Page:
"I lick the cheese off Doritos and put them back in the bag," she said. "I will eat pretty much anything as long as it's salty. Or sweet. Or spicy."
Teigen is that rare thing, a model who eats. And eats and eats and eats, according to constant posts on Twitter, Instagram and her blog, So Delushious!
"This picture just got me pregnant," she once wrote, lusting after a house-cured pork belly she helped make during a three-week intensive cooking course.
Teigen, 28, is one of the funniest and unlikeliest voices about food on Twitter, where her audience is approaching half a million people; she has more than 700,000 followers on Instagram. Her popularity is probably due first to her appearance in the Sports Illustrated swimsuit issue; this year, she was its first Asian-American cover model. Also driving her social media profile is her longtime relationship with singer John Legend; they married last fall.
From their travels and honeymoon in Italy, she posts images of pasta, whole fish and gelato. But in daily life, she's just as likely to put up a beauty shot of a Bloomin' Onion at Outback Steakhouse or of the packets of Cholula hot sauce that she orders in bulk, or a video of herself drunkenly eating Cheetos right off the upholstery of her sofa.
It's probably those last items that earned her a judge spot on MTV's new cooking competition show, "Snack-Off." Amateur cooks vie to invent a credible snack, using only leftovers and junk food, for maximum appeal to a young audience that is stoned or lazy, or both. (The main ingredients in the first episode were marshmallows, vienna sausages, popcorn and beef jerky.) In "Top Chef" terms, Teigen plays Padma Lakshmi to the chef Eddie Huang's Tom Colicchio - but there the similes end, since the contestants are so unskilled that making popcorn without a microwave qualifies as an insurmountable challenge.
"I'm the farthest thing from a foodie or a food snob," she said. "Those people terrify me."
But she has great respect for the work of chefs, a high tolerance for chili heat (her mother is Thai) and a terrific appetite for variety. Her last meal, she said, would be the unlimited dim sum at Sense, the Cantonese restaurant at the Mandarin Oriental in Tokyo. "Hopefully I could eat myself to death," she said.
Models are famous for claiming in interviews that they regularly indulge in doughnuts and In-N-Out burgers. But the punishingly low body mass index demanded by the fashion industry doesn't allow for many indulgences and prompts skepticism. Social media like Instagram has become a forum for "thin-shaming" posts, calling out stick-thin models and celebrities who say they eat "normally" and claim that they never exercise.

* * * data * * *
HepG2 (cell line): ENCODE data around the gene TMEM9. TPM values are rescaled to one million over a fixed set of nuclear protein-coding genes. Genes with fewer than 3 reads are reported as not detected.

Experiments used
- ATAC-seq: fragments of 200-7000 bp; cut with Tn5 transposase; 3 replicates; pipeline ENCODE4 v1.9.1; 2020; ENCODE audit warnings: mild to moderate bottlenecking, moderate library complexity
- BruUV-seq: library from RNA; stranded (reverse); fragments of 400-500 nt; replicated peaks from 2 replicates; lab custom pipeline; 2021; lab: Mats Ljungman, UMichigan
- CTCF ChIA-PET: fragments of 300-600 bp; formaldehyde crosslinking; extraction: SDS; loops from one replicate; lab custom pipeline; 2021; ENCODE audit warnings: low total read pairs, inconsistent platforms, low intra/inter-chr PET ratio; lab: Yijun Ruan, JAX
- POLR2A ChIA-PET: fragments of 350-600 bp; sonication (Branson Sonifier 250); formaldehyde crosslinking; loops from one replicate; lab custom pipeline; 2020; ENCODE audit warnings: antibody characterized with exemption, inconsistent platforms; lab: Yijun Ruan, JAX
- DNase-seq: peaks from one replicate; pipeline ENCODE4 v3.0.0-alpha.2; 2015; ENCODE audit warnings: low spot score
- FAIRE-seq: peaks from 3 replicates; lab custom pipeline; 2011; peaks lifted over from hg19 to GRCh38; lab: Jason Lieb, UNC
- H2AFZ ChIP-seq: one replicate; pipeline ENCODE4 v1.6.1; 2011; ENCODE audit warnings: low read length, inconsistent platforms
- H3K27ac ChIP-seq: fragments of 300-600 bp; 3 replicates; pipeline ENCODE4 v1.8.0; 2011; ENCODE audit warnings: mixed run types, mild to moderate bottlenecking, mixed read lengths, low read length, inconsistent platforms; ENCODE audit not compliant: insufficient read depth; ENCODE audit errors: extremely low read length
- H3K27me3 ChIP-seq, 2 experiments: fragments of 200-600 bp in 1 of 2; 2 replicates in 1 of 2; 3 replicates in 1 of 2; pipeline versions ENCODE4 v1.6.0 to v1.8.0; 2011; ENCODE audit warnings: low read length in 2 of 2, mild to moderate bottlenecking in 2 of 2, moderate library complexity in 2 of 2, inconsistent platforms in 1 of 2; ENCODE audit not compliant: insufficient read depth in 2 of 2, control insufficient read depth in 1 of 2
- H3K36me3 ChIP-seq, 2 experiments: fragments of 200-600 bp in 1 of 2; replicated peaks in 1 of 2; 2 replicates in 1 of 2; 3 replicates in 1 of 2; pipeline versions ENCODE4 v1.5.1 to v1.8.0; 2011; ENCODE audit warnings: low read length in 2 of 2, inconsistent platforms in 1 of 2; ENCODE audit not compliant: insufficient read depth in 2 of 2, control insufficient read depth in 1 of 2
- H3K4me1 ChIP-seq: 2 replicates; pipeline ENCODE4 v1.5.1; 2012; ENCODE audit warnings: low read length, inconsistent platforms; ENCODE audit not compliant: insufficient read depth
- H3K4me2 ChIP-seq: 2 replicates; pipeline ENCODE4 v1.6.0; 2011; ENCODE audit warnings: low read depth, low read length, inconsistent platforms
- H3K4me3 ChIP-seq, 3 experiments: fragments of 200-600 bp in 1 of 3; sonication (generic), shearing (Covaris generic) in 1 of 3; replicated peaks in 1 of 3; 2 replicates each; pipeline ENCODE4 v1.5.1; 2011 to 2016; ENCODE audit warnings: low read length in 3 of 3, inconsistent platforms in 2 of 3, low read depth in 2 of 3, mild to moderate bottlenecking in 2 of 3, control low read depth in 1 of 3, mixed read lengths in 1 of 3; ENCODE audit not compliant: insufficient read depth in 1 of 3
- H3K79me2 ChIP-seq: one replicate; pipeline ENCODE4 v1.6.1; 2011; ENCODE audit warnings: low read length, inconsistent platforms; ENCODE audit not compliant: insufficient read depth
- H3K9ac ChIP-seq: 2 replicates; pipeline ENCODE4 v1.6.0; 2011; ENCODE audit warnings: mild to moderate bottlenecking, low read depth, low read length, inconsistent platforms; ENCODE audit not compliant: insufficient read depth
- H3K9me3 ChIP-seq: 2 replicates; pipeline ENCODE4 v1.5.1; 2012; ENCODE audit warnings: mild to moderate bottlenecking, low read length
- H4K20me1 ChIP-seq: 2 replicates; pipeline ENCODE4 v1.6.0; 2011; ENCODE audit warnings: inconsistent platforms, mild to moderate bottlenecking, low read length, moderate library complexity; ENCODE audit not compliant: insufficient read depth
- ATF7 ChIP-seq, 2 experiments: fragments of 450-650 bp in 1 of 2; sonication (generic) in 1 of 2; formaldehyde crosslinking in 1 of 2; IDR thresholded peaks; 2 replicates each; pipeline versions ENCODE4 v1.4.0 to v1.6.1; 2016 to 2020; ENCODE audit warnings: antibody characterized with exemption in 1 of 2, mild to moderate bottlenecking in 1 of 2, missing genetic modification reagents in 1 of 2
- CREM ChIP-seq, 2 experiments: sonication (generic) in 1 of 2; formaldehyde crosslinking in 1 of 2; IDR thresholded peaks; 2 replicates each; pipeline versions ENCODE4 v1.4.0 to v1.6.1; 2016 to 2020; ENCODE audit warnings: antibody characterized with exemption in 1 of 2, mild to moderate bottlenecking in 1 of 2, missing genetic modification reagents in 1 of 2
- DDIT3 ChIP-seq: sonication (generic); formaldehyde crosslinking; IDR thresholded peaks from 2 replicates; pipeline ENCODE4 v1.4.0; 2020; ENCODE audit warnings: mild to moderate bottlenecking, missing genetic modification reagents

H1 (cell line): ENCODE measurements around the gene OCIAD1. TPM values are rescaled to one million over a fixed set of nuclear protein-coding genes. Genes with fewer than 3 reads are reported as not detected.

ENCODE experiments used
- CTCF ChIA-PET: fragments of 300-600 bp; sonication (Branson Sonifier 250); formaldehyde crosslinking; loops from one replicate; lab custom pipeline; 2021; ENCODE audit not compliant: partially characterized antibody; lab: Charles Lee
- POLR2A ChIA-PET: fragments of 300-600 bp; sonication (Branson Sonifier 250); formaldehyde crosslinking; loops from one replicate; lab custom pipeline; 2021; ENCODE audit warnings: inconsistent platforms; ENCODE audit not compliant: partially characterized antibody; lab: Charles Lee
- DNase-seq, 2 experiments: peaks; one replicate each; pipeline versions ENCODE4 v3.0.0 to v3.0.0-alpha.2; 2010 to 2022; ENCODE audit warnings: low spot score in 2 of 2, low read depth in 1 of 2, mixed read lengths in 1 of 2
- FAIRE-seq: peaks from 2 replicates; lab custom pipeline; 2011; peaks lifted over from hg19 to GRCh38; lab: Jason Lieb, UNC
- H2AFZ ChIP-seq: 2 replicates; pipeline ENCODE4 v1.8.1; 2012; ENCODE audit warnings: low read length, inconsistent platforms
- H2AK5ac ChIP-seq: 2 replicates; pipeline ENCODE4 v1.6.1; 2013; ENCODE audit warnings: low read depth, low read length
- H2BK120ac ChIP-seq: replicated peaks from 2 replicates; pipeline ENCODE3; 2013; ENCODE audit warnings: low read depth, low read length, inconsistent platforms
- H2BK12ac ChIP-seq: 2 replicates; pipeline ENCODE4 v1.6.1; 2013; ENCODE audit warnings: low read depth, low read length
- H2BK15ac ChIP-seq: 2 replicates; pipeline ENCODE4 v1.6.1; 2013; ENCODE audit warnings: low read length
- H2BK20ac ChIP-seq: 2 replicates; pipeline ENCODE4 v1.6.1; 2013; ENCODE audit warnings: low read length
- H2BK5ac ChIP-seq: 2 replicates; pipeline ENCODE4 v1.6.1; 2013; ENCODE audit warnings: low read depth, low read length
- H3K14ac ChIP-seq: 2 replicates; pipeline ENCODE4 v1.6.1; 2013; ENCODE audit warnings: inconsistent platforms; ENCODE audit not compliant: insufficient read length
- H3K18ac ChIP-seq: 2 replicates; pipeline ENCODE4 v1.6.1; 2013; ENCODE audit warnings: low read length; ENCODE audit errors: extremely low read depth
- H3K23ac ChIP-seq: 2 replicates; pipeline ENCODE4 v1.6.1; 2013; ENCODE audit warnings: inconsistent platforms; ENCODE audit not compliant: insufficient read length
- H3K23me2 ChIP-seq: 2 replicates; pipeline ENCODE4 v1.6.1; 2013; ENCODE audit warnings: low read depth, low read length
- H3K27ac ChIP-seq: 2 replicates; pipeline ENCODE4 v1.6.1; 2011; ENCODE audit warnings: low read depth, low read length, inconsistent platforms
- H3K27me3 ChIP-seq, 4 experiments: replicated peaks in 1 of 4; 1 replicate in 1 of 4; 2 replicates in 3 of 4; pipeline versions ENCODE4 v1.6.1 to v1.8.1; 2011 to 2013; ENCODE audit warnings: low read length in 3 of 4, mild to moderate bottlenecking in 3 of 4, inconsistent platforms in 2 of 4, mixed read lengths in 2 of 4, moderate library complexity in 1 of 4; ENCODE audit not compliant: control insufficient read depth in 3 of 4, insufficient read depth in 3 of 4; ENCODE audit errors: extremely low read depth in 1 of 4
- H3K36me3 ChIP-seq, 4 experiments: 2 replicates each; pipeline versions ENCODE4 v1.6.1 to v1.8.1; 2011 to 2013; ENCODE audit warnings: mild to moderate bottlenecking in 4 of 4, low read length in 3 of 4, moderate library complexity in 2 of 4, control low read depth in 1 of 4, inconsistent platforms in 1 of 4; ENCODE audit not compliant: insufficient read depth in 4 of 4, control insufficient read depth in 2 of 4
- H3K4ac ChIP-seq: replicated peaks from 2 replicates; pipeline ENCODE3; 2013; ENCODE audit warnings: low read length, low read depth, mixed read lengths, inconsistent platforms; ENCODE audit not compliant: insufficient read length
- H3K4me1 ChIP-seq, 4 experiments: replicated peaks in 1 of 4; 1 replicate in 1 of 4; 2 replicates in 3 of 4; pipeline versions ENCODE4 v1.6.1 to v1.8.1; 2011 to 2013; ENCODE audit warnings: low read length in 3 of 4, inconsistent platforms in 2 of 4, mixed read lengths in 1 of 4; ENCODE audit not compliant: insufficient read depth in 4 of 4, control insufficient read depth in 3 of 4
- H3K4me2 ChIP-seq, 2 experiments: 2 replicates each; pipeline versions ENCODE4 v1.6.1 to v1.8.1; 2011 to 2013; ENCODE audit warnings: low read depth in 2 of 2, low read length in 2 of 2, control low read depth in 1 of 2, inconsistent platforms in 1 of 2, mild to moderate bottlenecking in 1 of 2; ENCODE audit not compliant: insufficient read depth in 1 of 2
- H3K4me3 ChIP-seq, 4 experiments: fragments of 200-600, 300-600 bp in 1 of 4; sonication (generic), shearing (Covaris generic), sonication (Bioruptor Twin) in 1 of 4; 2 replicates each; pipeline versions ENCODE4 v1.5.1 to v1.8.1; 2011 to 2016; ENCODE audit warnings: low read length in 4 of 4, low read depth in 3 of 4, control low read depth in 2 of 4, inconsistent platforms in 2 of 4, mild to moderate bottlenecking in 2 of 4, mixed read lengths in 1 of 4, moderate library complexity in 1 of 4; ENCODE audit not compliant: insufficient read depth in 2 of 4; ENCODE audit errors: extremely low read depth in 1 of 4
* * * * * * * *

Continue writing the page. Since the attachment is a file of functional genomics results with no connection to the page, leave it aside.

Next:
Teigen more often experiences the opposite: Anonymous commenters remark on her "fat" face and "weird" looks. "Putting on that weight momma," one follower said after she posted recent shots from an MTV appearance. She tends to fire back with spirit (and profanity), earning herself even more loyal fans.
Let the record show that Teigen didn't pretend to eat much at a recent lunch, as she was about to put on a tight orange lace minidress for the awards ceremony of the Council of Fashion Designers of America. She clearly knew her way around the estimable Bash Burger at Lure Fishbar (served on a potato bun, topped with a caramelized onion and bacon jam, American cheese and shaved pickles) but ate exactly one king crab leg and one sushi hand roll.
"I am a nutritionist's nightmare," she said. She admits that when she is working (for example, when she appeared on the June cover of Cosmopolitan or was gearing up for a Victoria's Secret catalog shoot), she eats virtually nothing.
"Some models survive the time without food by living on coffee and cigarettes," she said. "For me it's red wine and cookbooks." But in between, she prowls new restaurants (the lasagna verde, a Thursday special at Frank in New York City, is a favorite), is a regular at Taco Bell and binges on ribs and ramen.
Many of Teigen's cooking narratives seem to have been posted when Legend is touring and she's home in Los Angeles, passing the time with a bottle of wine and a cooking project like deviled eggs, seared scallops or eggless Caesar salad dressing. Or seriously not-on-a-diet, opposite-of-Gwyneth-Paltrow recipes, like "cream cheese stuffed jalapeño peppers with bacon and sausage and unicorns and fairies and vodka wait no vodka but everything else good in the world."